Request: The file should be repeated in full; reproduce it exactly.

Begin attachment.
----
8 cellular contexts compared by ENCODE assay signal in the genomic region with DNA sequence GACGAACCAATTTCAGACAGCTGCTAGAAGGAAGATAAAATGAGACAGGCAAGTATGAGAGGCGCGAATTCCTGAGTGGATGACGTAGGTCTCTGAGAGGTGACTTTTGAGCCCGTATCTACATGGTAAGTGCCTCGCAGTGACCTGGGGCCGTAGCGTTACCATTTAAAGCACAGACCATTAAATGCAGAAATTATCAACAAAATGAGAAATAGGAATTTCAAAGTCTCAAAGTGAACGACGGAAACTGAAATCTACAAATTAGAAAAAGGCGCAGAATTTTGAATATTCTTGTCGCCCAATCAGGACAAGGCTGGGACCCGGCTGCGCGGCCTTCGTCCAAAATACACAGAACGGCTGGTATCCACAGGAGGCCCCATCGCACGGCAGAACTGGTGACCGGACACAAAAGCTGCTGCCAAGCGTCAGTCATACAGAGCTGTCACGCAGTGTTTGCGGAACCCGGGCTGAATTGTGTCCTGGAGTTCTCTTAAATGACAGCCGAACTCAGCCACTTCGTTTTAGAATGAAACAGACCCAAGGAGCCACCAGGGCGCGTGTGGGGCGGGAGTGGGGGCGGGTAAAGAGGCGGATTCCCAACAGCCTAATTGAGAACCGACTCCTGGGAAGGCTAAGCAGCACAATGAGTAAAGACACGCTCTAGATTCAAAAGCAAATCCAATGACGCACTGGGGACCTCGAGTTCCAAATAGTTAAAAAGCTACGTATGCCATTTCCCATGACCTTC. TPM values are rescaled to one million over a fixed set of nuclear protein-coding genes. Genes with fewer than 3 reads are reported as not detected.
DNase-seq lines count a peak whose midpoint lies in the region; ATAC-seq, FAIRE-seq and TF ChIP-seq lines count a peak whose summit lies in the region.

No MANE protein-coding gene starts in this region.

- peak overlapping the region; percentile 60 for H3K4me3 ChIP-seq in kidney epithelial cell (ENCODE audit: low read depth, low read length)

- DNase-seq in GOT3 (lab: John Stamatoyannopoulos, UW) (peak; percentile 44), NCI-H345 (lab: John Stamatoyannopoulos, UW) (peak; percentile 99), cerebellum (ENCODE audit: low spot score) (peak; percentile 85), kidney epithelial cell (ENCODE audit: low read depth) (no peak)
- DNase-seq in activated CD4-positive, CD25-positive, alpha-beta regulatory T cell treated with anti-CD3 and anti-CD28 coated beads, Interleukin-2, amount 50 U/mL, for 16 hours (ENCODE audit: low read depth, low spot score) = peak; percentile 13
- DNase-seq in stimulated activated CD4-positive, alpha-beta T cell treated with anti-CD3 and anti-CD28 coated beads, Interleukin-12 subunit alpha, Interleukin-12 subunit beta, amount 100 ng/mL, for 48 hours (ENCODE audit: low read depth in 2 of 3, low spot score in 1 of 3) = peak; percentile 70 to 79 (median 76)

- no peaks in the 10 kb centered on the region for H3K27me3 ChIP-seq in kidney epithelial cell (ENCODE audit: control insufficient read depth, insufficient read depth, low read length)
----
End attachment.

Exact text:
8 cellular contexts compared by ENCODE assay signal in the genomic region with DNA sequence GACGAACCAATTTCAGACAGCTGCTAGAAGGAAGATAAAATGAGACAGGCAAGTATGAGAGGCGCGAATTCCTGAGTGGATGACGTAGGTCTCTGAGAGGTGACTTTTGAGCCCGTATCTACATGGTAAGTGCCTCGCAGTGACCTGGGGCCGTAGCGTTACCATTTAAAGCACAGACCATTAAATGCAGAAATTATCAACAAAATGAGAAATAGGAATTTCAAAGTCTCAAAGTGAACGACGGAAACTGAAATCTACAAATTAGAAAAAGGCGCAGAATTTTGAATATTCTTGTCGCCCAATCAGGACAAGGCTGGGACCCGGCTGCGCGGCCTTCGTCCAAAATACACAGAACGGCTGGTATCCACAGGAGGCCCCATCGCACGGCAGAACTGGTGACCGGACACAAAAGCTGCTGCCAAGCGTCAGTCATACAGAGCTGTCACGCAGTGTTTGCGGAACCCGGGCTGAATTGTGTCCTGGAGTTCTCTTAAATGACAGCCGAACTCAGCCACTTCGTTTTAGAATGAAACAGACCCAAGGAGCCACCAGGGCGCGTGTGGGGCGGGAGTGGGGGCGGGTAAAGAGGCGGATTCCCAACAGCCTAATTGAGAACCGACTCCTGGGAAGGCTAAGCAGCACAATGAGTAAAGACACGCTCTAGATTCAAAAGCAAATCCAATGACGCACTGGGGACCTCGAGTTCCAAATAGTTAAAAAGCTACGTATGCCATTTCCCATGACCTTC. TPM values are rescaled to one million over a fixed set of nuclear protein-coding genes. Genes with fewer than 3 reads are reported as not detected.
DNase-seq lines count a peak whose midpoint lies in the region; ATAC-seq, FAIRE-seq and TF ChIP-seq lines count a peak whose summit lies in the region.

No MANE protein-coding gene starts in this region.

- peak overlapping the region; percentile 60 for H3K4me3 ChIP-seq in kidney epithelial cell (ENCODE audit: low read depth, low read length)

- DNase-seq in GOT3 (lab: John Stamatoyannopoulos, UW) (peak; percentile 44), NCI-H345 (lab: John Stamatoyannopoulos, UW) (peak; percentile 99), cerebellum (ENCODE audit: low spot score) (peak; percentile 85), kidney epithelial cell (ENCODE audit: low read depth) (no peak)
- DNase-seq in activated CD4-positive, CD25-positive, alpha-beta regulatory T cell treated with anti-CD3 and anti-CD28 coated beads, Interleukin-2, amount 50 U/mL, for 16 hours (ENCODE audit: low read depth, low spot score) = peak; percentile 13
- DNase-seq in stimulated activated CD4-positive, alpha-beta T cell treated with anti-CD3 and anti-CD28 coated beads, Interleukin-12 subunit alpha, Interleukin-12 subunit beta, amount 100 ng/mL, for 48 hours (ENCODE audit: low read depth in 2 of 3, low spot score in 1 of 3) = peak; percentile 70 to 79 (median 76)

- no peaks in the 10 kb centered on the region for H3K27me3 ChIP-seq in kidney epithelial cell (ENCODE audit: control insufficient read depth, insufficient read depth, low read length)